If you want to see a movie that is largely fictitious, with spiraling torque and a time frame that is more distorted than a vinyl record sitting in the sun, go together to watch the Bohemian Rhapsody, the new Biopic Queen.
Now, do not make me wrong, Bohemian Rhapsody, starring K. RobotRami Malek, is an extremely enjoyable film in this lifestyle of the film. But those looking for events would be better served by reading one of the band's many biographies – or hiding their page on Wikipedia.
Given the 134-minute execution time, it was obviously necessary for filmmakers to squeeze the events, but many vital elements to lead the life of singer Freddie Mercury are incalculable. His tense relationship with his parents is never explicitly explained or explored correctly, and his first homosexual feelings slipped.
There is a lot of supposed knowledge about this area of his life: a flirting with a girl that focuses more on his sartorial style than on his sexual attraction is played largely for laughs, with an eye on the camera.
"You can see where this is leading," the film seems to suggest, and it's so shaken, we can.
The encounter with the other members of the band, the moment Mercury joins Queen, having impressed them with his vocal bravery in the parking space, is pure imagination and very close to a Dewey Cox moment for comfort. Now I was not there, but I would bet on the farm that Hermes was not dismissed because of his teeth just to immediately close one of his songs, forcing others to hit with perfect improvised quadruple harmonies. In fact, Mercury's appeal to others was his charismatic, not his vocal ability. He was the first singer in the beginning, who had none of his warmth later or an extraordinary turn. The film also does not recognize that the Queen was her third band, having featured rock groups, roll since he was 12 years old.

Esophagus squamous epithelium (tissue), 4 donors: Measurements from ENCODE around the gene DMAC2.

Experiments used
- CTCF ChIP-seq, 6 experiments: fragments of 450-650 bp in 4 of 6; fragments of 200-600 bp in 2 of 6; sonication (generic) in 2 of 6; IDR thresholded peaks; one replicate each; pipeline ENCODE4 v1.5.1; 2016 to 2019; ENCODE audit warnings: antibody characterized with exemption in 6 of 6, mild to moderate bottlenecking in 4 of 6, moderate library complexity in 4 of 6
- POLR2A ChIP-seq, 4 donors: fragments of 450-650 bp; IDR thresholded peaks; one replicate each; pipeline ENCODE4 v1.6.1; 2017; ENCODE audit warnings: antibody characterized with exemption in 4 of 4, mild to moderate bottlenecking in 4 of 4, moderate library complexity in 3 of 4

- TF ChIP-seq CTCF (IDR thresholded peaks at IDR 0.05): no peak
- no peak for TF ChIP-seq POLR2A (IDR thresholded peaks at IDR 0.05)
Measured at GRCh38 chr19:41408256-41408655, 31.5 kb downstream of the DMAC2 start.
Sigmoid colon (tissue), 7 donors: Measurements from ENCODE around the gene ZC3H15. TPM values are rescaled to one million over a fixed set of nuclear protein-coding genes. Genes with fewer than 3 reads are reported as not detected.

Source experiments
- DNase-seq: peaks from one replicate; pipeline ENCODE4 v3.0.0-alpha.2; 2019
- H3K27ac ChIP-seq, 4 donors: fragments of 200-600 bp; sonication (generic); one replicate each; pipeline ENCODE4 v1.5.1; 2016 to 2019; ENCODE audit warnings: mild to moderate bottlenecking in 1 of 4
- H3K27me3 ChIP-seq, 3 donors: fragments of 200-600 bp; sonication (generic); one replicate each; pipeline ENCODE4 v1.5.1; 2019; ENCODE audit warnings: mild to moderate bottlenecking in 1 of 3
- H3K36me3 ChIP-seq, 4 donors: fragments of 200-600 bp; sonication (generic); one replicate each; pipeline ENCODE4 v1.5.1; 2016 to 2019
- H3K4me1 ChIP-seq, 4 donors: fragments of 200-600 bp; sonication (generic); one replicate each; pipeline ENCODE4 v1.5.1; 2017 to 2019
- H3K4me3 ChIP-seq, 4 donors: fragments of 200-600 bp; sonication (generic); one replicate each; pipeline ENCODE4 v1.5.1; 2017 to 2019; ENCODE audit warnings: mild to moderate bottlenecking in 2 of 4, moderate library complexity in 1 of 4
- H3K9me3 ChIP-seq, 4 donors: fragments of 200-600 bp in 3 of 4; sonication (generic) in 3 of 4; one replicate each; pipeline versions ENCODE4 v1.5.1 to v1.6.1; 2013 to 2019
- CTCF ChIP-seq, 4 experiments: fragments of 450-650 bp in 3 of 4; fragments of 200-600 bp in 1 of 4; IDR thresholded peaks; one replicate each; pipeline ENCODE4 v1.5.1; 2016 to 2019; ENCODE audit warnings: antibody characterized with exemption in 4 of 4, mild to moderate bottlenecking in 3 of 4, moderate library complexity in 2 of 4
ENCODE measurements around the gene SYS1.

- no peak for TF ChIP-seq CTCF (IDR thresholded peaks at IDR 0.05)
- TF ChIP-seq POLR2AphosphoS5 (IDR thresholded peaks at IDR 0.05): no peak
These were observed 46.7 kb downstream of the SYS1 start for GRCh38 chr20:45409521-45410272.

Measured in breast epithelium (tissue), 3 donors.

READ MORE: How did Rami Malek transform into Freddie Mercury
The film seems to have a tough time with the sexuality of Freddie Mercury, presenting a confusing and thoroughly PG moment in a truck stop to the booming of his active gay life while casting his relationship with a band member of the band as corrupt, terrible situation that led Mercury to the criminal.
The rest of his homosexual performance is treated as mere bravery, except for his 11th hour of love with Jim Hutton, who is a horn-shoe to give Mercury's story a romantic happy ending, rather than ever explaining their very real love .
Meanwhile, his life-long relationship with Mary Austin (which, despite the insistence of the film, was not in fact his wife) was rich in nuances: her animal attraction to her is often presented, while referring to the existence her as "during a pretty funny family scene, we never see sex with a man, but we see him composing a long love with Mary, we see him filled with jealousy when he dares to go on with the romantic of life many years after the split the true love of his life, we are told, and never allowed to forget it.
TRUE TRUTH MORE DIAGNOSIS